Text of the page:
In addition, the diabetic group has an increased polarization index that is attributed to the changes in skin collagen structure. Thus, the results of the feasibility studies, as well as the actual tests on patients with diabetes and healthy volunteers, clearly show the ability of the developed approach to differentiate diabetic and control groups.

Why is the result important and interesting?

Timely detection of skin disorders caused by diabetes at the early stage is crucial. In people with diabetes, high blood glucose level causes damage to many areas of the body such as eyes, kidneys, legs, and feet. Metabolic alterations at diabetes lead to the obstruction of large arteries but also impairs circulation in small vessels of the lower extremities.

These changes cause complications, with diabetic foot ulcers being the major one. It occurs in 2-6% of type 1 and 2 patients with diabetes over their lifetime. If left untreated, the diabetic ulcers may become infected and develop deep tissue necrosis, which may require amputation.

Limb loss through major amputation is probably the most severe complication of diabetes, dramatically deteriorating the quality of life and a tremendous burden on the healthcare system. The economic costs of amputation are also huge. Given the aging population, the number of patients at risk will increase in the upcoming decade.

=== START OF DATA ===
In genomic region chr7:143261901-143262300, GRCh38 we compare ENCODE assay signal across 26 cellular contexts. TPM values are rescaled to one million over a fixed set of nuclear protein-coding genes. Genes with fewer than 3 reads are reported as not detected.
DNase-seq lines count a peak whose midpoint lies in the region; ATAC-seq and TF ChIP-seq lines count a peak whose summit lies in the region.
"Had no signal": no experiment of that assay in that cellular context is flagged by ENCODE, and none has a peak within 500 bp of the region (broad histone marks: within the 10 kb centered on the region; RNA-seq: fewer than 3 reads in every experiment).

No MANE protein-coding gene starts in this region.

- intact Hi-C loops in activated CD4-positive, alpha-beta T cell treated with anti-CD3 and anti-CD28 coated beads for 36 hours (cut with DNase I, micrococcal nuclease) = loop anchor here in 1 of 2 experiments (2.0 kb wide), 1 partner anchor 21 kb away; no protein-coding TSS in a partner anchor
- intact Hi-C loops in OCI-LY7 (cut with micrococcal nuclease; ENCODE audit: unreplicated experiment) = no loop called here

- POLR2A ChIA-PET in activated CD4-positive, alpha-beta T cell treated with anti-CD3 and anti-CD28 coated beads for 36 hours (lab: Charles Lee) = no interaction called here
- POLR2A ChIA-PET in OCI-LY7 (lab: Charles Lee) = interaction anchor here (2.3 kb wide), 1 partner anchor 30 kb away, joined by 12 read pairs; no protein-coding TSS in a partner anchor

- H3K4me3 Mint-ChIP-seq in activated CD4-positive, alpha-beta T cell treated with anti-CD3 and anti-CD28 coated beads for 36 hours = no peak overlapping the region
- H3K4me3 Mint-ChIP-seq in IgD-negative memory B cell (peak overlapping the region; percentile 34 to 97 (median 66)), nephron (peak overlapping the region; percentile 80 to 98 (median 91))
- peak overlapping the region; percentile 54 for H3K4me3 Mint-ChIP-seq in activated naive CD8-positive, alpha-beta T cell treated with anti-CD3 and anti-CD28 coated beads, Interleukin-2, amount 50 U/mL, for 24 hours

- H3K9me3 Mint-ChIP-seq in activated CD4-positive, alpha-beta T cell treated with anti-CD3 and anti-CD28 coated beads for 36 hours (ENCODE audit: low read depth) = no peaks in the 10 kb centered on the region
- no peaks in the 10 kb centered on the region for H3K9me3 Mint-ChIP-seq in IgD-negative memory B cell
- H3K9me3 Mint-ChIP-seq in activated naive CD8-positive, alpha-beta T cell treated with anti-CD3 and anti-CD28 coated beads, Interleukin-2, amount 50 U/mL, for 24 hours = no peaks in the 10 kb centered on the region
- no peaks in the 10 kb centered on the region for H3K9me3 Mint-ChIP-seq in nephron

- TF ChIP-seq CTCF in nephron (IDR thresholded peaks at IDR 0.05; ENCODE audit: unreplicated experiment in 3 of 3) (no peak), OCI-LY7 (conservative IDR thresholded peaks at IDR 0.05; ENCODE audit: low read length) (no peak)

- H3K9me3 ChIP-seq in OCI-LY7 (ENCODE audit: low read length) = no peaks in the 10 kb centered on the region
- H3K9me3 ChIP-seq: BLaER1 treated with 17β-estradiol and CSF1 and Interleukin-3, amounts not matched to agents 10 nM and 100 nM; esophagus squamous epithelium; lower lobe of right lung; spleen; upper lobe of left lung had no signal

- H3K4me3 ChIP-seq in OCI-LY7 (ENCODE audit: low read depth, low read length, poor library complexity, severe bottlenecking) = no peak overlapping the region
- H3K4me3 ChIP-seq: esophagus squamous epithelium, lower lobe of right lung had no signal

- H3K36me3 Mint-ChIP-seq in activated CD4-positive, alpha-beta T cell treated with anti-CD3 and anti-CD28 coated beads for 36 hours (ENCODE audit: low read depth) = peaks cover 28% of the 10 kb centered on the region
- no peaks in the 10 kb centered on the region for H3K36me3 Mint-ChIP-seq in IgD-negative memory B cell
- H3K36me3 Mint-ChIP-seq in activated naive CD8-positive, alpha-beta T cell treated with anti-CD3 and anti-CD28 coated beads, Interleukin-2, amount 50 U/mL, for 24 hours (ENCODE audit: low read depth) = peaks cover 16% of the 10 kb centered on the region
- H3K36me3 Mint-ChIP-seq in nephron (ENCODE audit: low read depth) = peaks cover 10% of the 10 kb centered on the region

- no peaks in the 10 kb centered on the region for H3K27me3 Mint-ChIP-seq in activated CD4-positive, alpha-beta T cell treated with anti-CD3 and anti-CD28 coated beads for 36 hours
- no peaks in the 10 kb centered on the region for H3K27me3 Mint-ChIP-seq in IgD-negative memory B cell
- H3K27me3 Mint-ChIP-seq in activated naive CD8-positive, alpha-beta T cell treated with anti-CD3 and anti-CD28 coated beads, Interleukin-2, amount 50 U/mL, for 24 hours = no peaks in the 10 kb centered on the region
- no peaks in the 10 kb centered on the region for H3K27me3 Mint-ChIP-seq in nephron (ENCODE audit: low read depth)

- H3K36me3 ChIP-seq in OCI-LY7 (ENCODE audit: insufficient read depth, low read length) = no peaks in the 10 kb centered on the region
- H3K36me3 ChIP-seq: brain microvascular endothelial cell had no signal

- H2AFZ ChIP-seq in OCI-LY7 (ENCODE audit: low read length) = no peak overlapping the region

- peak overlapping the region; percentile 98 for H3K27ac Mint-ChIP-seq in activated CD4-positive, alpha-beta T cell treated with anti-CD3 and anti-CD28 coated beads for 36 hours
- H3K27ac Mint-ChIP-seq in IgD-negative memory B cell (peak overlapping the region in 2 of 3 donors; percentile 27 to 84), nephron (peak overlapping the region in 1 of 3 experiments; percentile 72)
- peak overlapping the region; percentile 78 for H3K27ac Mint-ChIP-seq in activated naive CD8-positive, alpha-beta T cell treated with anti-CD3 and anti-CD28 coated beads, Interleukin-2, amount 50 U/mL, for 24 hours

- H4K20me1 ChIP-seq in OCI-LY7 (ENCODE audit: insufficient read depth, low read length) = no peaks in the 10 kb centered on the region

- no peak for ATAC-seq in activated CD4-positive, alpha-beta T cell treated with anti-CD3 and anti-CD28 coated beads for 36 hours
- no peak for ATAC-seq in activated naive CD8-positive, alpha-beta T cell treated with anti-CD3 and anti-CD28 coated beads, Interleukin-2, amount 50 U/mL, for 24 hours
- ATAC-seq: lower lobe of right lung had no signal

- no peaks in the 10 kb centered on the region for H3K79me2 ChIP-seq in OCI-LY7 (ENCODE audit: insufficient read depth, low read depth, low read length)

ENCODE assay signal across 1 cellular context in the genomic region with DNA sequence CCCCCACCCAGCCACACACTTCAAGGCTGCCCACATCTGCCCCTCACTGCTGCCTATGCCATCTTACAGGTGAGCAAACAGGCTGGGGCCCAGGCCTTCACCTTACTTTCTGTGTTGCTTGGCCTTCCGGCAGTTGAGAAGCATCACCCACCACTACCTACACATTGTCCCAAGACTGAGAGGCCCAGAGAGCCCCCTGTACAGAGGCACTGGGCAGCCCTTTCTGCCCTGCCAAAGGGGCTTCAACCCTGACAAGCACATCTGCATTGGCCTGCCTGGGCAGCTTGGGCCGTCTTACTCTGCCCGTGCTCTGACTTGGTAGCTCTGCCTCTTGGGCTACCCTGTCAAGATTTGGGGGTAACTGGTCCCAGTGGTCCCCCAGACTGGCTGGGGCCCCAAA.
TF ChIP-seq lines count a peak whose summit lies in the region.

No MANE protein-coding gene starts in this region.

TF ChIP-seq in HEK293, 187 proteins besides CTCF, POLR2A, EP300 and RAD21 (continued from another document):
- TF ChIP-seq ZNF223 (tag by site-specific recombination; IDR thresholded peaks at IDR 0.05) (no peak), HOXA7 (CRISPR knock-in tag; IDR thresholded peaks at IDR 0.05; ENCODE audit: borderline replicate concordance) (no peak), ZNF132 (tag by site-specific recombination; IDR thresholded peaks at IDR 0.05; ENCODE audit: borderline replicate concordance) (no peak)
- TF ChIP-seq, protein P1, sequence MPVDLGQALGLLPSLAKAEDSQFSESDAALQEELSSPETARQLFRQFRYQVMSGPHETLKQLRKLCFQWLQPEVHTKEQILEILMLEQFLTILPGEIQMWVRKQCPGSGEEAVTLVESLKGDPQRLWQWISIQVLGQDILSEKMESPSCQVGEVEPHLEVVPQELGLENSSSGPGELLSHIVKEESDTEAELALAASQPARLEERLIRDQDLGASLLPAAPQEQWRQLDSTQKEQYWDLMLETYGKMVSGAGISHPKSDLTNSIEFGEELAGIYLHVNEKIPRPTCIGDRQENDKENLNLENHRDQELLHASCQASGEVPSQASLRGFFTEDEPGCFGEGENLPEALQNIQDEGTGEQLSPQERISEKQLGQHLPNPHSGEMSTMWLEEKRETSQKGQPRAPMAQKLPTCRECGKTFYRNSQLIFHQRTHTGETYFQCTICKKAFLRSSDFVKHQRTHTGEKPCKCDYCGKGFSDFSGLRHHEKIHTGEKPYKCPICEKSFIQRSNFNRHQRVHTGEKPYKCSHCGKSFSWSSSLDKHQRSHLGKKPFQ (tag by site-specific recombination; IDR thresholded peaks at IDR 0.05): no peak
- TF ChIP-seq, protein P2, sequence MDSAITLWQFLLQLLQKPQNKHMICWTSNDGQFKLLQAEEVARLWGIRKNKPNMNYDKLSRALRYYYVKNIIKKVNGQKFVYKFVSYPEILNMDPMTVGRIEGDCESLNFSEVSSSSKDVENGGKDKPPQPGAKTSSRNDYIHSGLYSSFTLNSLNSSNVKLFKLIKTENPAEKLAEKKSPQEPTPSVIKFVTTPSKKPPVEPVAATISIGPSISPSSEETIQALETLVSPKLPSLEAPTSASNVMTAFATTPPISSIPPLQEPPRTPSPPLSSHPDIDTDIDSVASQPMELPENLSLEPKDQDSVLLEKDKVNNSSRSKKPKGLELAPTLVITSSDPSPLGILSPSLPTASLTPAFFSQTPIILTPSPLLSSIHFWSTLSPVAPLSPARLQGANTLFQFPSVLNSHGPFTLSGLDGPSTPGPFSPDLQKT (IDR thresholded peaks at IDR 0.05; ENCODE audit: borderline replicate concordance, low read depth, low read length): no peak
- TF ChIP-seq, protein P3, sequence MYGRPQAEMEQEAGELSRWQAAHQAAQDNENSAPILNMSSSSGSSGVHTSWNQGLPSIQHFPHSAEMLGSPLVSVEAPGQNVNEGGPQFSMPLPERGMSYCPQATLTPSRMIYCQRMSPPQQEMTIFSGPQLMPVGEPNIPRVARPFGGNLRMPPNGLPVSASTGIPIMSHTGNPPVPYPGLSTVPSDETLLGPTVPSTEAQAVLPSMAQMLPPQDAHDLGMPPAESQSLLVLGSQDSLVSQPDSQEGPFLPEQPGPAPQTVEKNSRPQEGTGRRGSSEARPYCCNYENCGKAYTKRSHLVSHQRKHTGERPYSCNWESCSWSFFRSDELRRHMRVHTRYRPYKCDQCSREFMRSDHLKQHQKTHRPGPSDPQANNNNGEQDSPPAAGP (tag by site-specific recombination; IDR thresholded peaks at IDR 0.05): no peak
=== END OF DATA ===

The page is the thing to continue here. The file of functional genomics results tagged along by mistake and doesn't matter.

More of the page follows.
It is known that microvascular lesions are registered already in the first years of diabetes and even at prediabetic conditions long before the clinical symptoms and complications appear.

Timely detection of the lesions followed by the appropriate treatment makes it possible to reverse their development at the early preclinical stage, thus saving health, life, and money.

Who are affected by the topic and the results? Where and for whom can the results be of benefit?

Our system is potentially capable to perform monitoring of wound healing and treatment processes, including diabetic foot ulcers, skin burns, or postoperative complications associated with inadequate tissue oxygenation.

The present study was focused on diabetic patients. A common disadvantage of the current methods available to clinicians for the diagnosis of skin diabetic complications is their inability to assess tissue metabolism in a non-invasive and non-contact manner, as well as to determine the location of skin areas most probably exposed to the development of trophic ulcers.

One of the ways to improve the quality of diagnosis is to use hyperspectral and polarization-sensitive optical methods. Their advantages are associated with non-invasiveness, high resolution, and low cost.

Using the information obtained by non-invasive optical imaging methods would allow identifying the patients with an increased risk of diabetic foot syndrome and assessing the areas of the lower extremities most prone to the development of ulcerative defects.